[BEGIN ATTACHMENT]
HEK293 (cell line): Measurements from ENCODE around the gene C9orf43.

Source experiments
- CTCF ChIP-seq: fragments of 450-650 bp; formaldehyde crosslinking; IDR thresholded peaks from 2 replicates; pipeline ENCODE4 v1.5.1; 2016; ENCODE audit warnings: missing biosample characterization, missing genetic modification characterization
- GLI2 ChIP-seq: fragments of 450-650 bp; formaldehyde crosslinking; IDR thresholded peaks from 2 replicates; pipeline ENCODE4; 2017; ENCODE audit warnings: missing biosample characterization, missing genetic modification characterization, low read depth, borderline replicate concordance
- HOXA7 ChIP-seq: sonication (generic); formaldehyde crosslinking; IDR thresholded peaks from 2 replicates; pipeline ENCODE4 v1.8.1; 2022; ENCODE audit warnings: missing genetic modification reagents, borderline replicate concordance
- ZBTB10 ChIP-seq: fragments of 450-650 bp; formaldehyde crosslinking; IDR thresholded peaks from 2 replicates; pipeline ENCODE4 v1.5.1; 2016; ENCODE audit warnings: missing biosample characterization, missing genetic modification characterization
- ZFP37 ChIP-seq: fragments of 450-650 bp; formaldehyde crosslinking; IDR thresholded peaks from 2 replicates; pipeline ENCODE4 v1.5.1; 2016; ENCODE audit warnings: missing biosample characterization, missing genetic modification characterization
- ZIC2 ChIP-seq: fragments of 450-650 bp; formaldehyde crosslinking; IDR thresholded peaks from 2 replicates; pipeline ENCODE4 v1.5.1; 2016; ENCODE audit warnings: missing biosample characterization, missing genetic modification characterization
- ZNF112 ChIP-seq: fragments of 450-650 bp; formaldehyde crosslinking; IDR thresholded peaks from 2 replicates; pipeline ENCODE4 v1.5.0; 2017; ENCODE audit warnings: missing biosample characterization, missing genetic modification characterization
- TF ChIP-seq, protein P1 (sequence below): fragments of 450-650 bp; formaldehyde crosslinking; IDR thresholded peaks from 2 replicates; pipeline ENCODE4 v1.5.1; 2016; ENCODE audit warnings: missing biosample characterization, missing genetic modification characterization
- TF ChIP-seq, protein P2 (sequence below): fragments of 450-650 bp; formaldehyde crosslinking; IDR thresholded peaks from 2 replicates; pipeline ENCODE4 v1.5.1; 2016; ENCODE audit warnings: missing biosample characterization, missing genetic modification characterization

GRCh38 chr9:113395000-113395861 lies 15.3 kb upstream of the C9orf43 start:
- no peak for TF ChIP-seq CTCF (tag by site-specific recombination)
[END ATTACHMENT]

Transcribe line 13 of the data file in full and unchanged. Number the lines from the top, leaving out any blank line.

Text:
- no peak for TF ChIP-seq CTCF (tag by site-specific recombination)